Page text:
The story is essentially that Pete (Rudd) and Debby (Mann) are turning 40. At this point in their lives they are marred with several mid-life crisis scenarios, their kids are disobedient, they’re in debt, and their marriage is collapsing. This is 40 doesn’t offer up enough of a motivating plot to keep us interested, essentially giving us a series of tableaus about the plight of turning forty. Pete’s record label is falling apart due to debt (related to his lack of clients), while Debbie struggles with issues of her own, and together the two of them need to come to terms with many family issues, eventually involving both of their fathers. The premise is promising enough, as many people can associate with the complications of suburban life, family, and the process of getting older. However, the lack of a motivating plot takes far too much of a toll here, especially since this movie runs for over two hours.
There are some laughs here, but they mostly come from a handful of the many supporting characters. Despite Mann and Rudd’s chemistry and strong performances, their characters are far too bitter and their house is so full of anger and resentment we almost want them to break up. Luckily, the great supporting stars lift the comedic element of the film. Jason Segal is funny as Debby’s personal trainer, Tim Bagley as her gynecologist, Chris O’Dowd as Pete’s friend and employee, and Melissa McCarthy as a hilarious mom at the kids’ school are all funny.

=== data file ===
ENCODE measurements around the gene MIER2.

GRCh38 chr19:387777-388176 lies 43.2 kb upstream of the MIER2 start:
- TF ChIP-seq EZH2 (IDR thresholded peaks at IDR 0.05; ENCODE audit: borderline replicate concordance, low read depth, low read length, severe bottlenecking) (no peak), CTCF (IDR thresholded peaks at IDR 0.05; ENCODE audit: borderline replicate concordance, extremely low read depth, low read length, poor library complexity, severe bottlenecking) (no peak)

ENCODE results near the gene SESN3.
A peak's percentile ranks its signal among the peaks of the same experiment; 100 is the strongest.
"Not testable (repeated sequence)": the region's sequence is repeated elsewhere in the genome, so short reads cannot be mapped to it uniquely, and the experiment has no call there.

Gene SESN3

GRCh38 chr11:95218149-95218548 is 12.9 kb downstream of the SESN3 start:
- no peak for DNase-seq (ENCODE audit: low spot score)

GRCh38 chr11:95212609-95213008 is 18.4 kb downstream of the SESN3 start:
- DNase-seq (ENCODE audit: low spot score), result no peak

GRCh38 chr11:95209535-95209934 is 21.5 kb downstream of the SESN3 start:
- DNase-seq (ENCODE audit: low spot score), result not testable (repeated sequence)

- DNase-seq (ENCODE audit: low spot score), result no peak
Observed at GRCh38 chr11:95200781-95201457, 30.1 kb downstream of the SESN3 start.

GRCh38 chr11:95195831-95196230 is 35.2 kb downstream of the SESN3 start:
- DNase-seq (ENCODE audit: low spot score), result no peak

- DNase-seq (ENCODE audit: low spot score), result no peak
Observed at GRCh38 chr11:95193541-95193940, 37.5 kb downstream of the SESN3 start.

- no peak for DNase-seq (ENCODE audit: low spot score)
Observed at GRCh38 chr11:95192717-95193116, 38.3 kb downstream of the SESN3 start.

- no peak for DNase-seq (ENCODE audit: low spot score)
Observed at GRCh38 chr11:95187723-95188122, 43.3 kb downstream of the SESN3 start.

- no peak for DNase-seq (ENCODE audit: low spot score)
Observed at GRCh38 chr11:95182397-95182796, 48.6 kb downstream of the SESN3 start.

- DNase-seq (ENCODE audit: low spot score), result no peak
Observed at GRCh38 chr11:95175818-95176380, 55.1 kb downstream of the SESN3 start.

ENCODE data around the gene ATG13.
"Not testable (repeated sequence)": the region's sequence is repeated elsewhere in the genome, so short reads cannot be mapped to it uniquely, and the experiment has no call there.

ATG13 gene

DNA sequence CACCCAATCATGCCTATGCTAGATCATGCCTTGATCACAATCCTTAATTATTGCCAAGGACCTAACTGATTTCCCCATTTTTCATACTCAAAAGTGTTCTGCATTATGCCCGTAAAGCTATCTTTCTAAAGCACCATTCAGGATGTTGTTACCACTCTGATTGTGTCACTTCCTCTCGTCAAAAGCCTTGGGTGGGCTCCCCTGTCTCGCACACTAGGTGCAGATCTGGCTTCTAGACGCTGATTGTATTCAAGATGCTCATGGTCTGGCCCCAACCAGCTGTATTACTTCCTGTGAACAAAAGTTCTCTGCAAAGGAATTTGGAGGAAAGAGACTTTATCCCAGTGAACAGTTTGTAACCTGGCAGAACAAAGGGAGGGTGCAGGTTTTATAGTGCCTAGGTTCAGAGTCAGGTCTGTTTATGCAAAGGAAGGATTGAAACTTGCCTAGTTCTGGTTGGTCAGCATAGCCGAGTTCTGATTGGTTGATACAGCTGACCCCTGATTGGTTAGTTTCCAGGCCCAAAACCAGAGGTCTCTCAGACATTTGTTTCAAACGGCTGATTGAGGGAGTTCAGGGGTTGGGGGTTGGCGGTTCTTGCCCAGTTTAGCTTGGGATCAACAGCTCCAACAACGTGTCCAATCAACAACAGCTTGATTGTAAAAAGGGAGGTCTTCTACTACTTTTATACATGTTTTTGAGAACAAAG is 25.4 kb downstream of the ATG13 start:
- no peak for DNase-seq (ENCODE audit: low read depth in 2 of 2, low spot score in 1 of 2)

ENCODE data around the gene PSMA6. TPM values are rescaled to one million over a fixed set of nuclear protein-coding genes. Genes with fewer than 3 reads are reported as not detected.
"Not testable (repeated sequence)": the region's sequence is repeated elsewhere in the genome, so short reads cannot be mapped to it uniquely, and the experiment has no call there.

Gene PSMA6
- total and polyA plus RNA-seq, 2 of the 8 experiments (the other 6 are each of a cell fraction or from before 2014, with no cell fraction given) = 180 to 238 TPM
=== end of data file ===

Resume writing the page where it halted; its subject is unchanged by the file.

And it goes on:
There’s little more to say about This is 40, because despite its humorous moments, it just doesn’t satisfy. While the melancholic melodrama of an aging married couple may just be a little realistic its gets to some people, the characters are not likeable enough for us to emotionally invest in their relationship (or even potential life outside of one). The lack of driving story works to the advantage of the many supporting characters, some delivering delightful little performances, there just isn’t enough here to support a full length two-hour feature that people will truly care about.
I consider myself a fan of Judd Apatow’s work, and so I’m left feeling disappointed by This is 40, especially how it marketed itself as a “sort-of sequel” to the much funnier Knocked Up. Overall, there are funny scenes here, but there are equally as many painful ones, and the mix-and-match of comedy and drama is not managed well here like it is in Oscar-worthy films like Little Miss Sunshine or The Kids Are Alright, ultimately leading the film down a long road to nowhere.